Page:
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A French hostage found dead in Mali was executed by a shot to the head, a post mortem examination has revealed.
Philippe Verdon, 53, was kidnapped by Islamist militants with Al-Qaeda in the Islamic Maghreb (Aqim) in eastern Mali in November 2011, along with another French citizen.
Aqim said it had executed Verdon in retaliation for France's military intervention in the western African country in March but the body was retrieved near the northern town of Tessalit only a few weeks ago.
French president François Hollande vowed to punish those responsible.
"After the return of the body to France, the autopsy was able to establish that Philippe Verdon was murdered by being shot in the head," the Paris prosecutor's office said.
There had been speculation that Verdon, who was suffering from an ulcer and tachycardia when abducted, had died of natural causes and the Islamist group had used his death as propaganda.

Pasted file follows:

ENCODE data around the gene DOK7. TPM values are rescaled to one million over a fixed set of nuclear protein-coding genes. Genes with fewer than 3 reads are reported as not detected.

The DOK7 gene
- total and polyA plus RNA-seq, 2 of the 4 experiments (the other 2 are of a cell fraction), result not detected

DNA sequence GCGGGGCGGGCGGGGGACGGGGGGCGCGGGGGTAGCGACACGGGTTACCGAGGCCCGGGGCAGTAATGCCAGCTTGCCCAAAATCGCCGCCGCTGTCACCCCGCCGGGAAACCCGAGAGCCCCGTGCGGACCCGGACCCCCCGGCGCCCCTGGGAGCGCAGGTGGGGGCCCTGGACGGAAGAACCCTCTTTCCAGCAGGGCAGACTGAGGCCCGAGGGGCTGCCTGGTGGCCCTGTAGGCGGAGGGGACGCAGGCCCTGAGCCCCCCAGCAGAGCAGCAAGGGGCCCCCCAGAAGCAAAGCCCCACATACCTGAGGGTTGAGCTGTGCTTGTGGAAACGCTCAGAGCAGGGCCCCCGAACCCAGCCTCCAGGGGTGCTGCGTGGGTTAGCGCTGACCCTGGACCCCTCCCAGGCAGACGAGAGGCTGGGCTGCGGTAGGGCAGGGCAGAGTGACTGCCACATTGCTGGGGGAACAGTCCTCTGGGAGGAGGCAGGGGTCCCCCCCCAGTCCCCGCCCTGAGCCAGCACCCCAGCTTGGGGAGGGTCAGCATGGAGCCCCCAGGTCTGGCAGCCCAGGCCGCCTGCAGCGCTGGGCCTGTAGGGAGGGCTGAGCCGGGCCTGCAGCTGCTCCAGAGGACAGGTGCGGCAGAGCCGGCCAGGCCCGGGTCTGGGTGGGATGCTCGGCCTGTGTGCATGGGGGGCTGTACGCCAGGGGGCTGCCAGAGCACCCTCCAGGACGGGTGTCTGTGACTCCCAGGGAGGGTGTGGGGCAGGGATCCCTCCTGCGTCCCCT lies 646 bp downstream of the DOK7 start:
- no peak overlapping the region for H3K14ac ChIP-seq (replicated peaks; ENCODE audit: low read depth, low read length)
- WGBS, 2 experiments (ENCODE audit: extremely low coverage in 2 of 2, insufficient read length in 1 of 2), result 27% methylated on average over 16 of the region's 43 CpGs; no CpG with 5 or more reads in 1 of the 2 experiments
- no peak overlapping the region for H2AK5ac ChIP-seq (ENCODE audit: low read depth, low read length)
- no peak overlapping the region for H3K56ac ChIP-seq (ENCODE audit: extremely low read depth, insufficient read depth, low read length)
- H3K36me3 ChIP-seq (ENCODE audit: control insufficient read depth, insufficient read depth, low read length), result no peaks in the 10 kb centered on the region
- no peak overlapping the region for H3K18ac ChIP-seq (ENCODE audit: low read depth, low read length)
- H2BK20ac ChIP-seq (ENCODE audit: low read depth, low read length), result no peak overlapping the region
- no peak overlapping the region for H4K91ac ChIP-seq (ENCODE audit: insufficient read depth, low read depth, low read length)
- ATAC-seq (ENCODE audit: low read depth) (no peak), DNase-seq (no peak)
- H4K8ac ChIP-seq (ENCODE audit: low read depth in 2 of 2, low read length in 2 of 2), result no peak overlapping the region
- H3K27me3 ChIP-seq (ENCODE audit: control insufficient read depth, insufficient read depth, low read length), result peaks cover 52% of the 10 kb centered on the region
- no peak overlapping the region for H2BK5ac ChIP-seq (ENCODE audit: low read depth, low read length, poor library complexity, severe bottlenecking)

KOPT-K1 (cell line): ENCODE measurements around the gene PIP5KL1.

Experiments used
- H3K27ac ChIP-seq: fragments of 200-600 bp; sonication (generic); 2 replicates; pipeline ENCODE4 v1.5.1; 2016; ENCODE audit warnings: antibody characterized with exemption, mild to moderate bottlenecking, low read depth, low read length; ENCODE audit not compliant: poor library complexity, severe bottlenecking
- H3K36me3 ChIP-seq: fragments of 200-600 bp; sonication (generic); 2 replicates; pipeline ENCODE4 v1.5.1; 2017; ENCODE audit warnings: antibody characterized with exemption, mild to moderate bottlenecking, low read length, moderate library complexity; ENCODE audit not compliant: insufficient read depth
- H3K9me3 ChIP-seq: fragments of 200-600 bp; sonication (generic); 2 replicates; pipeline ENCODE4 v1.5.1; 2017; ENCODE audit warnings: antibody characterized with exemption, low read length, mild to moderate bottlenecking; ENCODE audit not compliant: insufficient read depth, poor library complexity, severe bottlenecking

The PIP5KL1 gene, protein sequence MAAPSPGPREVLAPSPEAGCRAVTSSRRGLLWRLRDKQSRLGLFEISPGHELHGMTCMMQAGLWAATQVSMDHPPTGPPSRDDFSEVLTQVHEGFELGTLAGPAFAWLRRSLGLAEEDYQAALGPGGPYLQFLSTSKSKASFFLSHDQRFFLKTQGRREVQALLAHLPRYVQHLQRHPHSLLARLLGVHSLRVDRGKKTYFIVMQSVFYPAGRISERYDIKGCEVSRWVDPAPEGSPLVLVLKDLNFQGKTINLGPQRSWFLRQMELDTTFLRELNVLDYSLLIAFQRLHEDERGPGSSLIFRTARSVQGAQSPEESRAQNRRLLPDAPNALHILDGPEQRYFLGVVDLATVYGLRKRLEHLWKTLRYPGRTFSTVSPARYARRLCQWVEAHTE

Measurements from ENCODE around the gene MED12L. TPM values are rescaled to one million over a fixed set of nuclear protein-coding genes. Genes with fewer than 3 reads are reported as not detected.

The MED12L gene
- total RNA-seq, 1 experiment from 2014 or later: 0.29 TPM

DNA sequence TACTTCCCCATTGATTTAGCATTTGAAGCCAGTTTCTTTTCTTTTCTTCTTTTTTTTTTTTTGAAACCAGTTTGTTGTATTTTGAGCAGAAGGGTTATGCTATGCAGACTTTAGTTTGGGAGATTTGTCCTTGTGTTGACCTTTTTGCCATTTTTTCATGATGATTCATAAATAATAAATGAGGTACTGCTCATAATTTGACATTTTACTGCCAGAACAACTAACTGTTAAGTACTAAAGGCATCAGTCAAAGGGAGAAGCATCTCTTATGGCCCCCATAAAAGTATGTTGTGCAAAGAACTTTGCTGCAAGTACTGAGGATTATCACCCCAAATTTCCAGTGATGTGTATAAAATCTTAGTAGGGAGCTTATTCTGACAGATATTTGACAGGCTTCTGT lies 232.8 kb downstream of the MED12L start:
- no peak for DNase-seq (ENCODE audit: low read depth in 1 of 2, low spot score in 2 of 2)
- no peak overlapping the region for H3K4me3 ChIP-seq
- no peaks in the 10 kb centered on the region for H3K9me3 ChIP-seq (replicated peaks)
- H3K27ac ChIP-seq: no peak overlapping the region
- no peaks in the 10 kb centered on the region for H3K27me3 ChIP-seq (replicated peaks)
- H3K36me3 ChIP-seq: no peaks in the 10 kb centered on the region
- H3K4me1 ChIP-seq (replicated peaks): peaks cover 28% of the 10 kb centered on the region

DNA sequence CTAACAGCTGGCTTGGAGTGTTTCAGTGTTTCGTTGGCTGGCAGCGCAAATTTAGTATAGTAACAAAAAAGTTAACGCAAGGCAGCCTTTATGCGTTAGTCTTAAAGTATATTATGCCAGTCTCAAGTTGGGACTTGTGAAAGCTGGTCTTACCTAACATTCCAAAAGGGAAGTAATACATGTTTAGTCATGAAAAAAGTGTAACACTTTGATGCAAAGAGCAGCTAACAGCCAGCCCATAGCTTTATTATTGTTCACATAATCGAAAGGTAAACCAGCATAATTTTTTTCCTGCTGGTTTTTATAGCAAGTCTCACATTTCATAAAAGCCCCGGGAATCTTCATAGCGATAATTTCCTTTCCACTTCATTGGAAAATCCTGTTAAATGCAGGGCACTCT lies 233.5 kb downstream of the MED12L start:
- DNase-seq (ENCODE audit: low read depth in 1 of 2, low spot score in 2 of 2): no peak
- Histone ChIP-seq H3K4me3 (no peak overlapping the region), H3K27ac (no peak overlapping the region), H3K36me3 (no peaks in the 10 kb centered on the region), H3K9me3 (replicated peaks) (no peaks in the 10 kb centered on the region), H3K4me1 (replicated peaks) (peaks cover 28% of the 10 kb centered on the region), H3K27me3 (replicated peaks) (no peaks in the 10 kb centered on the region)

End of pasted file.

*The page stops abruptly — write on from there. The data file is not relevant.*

Pascal Lupart, the director of a support group set up to get Verdon freed, said he was "certainly executed because he was weak."
Verdon, a geologist, was reportedly on a business trip when he was abducted from his hotel in the city of Hombori, together with Serge Lazarevic. Family and friends denied that the two had links with mercenary groups or the secret services.
Lazarevic remains in captivity as one of seven French nationals held by Islamist groups in Mali.
"The government is doing all it can to assure their freedom and return to France," Hollande said.
Paris sent troops to Mali to fight an Islamist insurgency which threatened to overrun the capital of Bamako in January.